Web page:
The exciting ways Alberta can triumph
Diversification of Alberta’s energy industry is leading to a new and significant input to municipal tax revenues from wind and solar projects.
Since the revenues were first estimated in 2017, payments to southern Alberta municipalities have tripled to $28 million, according to our new analysis. This cash gives communities the freedom to lower taxes, tackle critical projects or provide additional services.
Eight of the 18 municipalities that are home to wind and solar projects received $1 million or more. In some cases, this money makes up a significant percentage of their total operating revenues.
It adds up to 50 per cent in the County of Forty Mile. For the Municipal District of Pincher Creek, it’s 31 per cent, while the Municipal District of Willow Creek follows closely with 29 per cent.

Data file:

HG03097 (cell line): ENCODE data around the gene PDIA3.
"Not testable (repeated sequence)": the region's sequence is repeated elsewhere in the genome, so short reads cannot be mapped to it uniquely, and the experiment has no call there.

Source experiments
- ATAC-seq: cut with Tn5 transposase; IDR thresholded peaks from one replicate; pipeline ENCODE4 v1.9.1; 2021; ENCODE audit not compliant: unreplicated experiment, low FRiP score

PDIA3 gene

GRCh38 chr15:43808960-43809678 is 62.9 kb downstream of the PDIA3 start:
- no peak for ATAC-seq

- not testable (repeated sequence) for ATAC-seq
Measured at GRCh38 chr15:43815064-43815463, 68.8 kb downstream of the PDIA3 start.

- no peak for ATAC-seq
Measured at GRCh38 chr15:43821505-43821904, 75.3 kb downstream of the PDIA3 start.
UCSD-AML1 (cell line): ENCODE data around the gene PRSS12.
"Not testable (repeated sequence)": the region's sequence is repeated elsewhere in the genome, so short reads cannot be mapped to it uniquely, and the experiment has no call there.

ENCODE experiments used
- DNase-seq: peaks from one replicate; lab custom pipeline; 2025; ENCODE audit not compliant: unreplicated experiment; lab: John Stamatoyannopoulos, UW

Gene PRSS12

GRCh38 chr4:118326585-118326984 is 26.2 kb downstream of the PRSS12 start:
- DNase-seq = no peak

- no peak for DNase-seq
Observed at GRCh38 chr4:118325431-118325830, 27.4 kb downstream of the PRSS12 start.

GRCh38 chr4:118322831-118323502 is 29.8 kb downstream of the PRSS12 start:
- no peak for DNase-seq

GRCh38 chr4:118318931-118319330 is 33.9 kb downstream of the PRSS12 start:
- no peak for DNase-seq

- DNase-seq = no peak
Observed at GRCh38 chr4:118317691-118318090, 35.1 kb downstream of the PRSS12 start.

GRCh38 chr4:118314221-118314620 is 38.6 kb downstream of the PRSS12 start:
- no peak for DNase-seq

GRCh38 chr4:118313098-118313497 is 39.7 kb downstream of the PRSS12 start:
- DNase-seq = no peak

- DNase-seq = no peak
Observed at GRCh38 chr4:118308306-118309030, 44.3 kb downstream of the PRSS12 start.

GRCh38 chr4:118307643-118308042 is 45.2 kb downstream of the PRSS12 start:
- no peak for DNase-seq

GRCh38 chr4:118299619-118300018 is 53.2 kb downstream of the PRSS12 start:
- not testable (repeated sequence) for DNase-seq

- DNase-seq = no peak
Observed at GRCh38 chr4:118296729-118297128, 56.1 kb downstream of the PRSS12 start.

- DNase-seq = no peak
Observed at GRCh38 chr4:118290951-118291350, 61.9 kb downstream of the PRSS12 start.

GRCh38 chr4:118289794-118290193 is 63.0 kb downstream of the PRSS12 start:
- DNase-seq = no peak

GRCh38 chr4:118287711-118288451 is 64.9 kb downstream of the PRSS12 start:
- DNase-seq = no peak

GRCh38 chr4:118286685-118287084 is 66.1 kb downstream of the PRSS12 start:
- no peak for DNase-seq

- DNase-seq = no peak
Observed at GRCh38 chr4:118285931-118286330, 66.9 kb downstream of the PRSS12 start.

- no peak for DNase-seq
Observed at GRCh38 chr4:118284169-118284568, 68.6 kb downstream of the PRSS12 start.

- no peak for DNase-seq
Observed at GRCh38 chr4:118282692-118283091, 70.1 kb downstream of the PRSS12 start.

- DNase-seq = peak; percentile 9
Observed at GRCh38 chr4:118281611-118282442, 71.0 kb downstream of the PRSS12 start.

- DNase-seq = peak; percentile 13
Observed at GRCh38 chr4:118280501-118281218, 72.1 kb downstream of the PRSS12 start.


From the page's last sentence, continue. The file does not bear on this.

These are not insignificant amounts for jurisdictions with a small tax base, some with dwindling oil and gas activity. Wind and solar projects won’t run out of energy, so these are long-term, reliable revenue streams that will allow municipalities to plan for the future.
The forecasts for these funds show additional prosperity just over the horizon. Based on the projects that were lined up before the Alberta government’s moratorium announcement, an additional $170 million to $250 million in revenues could bolster municipal budgets in just a few years.
Given these numbers, it’s unsurprising that a recent Pembina Institute poll showed 75 per cent of Albertans — including 66 per cent living outside of Edmonton and Calgary — would like to see more renewable energy projects in their communities.
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